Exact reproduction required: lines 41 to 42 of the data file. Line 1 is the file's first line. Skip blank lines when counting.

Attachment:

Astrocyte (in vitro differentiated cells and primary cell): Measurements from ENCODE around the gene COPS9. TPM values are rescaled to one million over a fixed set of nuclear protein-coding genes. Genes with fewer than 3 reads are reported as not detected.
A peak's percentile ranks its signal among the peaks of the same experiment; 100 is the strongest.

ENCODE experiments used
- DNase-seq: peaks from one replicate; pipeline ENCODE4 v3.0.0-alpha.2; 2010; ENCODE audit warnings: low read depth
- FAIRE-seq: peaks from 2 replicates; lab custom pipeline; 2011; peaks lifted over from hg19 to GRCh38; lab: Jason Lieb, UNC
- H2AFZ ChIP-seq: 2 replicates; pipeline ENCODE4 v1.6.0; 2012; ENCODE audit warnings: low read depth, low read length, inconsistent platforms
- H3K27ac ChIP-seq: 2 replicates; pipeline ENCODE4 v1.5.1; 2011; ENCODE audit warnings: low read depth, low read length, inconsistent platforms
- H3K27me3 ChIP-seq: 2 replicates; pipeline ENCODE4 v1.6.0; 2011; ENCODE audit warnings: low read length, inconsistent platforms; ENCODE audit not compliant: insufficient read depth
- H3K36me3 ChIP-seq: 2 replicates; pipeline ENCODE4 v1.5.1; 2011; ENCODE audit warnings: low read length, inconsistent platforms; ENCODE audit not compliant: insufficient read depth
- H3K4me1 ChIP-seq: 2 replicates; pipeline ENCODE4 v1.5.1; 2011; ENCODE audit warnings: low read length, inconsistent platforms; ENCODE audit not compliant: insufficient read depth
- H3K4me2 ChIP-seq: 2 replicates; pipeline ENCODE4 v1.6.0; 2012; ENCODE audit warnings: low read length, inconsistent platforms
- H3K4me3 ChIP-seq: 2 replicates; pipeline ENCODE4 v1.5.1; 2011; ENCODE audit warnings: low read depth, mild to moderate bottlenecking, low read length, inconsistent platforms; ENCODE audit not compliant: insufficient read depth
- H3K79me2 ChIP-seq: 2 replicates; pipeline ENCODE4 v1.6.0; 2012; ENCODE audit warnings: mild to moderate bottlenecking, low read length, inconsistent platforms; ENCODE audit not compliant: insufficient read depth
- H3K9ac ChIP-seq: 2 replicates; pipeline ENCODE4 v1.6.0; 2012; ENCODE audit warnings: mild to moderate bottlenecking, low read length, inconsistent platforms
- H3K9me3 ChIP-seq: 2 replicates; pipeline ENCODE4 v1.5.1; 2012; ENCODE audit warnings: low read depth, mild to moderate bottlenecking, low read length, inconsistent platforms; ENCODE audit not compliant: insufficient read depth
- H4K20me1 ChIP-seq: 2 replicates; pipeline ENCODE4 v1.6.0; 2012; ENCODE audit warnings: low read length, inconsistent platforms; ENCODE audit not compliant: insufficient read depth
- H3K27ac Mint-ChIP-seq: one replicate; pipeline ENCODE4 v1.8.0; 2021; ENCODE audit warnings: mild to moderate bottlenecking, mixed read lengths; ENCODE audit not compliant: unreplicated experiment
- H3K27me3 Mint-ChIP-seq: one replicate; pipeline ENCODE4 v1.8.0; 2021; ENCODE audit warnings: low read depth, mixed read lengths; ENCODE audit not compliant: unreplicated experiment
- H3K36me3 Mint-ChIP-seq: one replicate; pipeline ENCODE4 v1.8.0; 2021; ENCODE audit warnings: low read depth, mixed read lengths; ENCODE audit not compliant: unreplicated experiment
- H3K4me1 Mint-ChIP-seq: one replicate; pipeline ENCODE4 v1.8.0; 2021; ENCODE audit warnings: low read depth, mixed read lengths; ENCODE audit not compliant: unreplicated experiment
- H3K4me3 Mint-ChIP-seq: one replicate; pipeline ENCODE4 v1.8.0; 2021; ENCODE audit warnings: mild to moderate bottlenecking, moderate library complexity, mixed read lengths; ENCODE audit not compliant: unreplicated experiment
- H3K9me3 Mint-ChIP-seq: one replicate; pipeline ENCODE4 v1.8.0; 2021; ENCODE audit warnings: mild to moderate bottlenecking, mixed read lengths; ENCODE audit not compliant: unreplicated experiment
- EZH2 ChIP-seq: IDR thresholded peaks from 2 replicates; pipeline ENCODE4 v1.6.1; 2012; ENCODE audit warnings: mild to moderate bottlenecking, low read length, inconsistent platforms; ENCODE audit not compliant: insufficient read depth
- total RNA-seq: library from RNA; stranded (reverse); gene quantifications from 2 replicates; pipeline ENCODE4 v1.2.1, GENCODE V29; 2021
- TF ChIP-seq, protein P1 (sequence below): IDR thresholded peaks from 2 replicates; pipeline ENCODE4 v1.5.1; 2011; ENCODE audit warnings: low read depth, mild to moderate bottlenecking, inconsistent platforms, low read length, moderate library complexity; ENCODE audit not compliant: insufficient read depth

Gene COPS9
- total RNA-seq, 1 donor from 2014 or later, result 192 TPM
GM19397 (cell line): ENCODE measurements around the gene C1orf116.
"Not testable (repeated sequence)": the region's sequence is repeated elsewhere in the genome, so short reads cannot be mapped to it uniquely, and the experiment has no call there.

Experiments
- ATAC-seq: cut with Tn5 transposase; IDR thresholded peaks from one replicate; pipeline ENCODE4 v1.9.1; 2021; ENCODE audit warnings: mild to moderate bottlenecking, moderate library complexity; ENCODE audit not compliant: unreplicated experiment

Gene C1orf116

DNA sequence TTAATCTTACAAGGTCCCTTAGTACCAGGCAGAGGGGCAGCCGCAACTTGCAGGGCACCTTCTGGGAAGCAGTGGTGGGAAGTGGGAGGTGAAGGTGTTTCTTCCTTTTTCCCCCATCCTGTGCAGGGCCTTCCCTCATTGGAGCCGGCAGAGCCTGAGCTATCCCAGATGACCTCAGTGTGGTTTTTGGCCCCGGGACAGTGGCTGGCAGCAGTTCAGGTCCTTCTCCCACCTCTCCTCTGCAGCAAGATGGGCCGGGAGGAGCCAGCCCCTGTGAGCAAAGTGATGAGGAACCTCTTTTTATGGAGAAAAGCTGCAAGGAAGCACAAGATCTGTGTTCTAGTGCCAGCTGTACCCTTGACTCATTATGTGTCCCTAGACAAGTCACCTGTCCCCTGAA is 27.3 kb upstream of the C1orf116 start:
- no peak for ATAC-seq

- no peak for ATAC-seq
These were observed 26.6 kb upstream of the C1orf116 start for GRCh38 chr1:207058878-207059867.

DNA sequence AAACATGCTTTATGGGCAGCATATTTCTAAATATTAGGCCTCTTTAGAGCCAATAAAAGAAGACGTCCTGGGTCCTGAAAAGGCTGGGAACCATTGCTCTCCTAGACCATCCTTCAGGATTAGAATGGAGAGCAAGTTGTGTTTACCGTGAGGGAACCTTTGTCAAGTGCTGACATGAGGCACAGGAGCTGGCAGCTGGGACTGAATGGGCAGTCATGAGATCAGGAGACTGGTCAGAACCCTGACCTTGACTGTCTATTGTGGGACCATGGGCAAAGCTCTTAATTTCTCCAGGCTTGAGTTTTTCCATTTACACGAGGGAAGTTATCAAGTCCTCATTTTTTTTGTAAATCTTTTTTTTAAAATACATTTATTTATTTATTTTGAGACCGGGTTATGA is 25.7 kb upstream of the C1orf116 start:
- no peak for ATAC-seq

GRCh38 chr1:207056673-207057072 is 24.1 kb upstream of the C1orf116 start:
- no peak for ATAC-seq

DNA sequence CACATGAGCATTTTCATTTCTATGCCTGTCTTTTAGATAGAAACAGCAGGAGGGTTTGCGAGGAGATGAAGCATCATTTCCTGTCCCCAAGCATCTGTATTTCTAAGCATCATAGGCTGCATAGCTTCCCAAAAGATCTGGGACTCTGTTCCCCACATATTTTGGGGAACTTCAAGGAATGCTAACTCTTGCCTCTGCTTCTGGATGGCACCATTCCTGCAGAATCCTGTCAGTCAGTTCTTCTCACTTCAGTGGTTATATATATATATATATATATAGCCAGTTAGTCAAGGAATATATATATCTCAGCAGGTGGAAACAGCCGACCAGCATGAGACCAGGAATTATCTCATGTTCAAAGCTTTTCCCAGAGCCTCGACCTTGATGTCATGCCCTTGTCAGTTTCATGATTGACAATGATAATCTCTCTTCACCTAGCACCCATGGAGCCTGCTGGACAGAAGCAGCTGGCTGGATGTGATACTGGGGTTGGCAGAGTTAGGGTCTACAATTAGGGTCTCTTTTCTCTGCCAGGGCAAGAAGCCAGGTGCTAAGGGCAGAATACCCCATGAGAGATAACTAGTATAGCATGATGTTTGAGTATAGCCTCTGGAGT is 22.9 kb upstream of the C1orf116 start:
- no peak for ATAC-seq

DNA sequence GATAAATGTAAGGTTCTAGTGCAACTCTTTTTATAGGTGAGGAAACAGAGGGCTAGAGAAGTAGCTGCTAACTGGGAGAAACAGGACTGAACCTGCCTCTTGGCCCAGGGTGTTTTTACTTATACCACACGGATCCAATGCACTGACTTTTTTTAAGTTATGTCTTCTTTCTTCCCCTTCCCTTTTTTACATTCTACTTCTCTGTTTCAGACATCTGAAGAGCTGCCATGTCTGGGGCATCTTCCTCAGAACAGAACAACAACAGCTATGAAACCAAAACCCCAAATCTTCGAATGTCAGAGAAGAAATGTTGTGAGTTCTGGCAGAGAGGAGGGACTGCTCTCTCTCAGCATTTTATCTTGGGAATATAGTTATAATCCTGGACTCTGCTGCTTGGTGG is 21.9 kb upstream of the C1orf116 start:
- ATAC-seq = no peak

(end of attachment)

DNA sequence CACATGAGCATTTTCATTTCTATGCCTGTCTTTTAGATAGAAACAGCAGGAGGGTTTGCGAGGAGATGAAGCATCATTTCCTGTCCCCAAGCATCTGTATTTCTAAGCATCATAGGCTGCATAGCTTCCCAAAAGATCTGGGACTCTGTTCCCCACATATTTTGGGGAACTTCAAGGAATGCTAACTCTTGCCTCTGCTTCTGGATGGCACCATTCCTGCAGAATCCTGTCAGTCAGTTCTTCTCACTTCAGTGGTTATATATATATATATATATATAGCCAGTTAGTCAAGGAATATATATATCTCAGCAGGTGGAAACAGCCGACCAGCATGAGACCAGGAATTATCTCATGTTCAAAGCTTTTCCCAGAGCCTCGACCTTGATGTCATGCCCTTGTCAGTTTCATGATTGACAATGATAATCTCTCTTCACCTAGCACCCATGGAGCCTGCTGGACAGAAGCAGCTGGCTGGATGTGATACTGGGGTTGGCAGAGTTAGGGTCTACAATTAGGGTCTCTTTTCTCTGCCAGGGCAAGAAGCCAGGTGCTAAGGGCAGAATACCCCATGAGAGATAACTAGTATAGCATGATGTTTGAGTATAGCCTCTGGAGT is 22.9 kb upstream of the C1orf116 start:
- no peak for ATAC-seq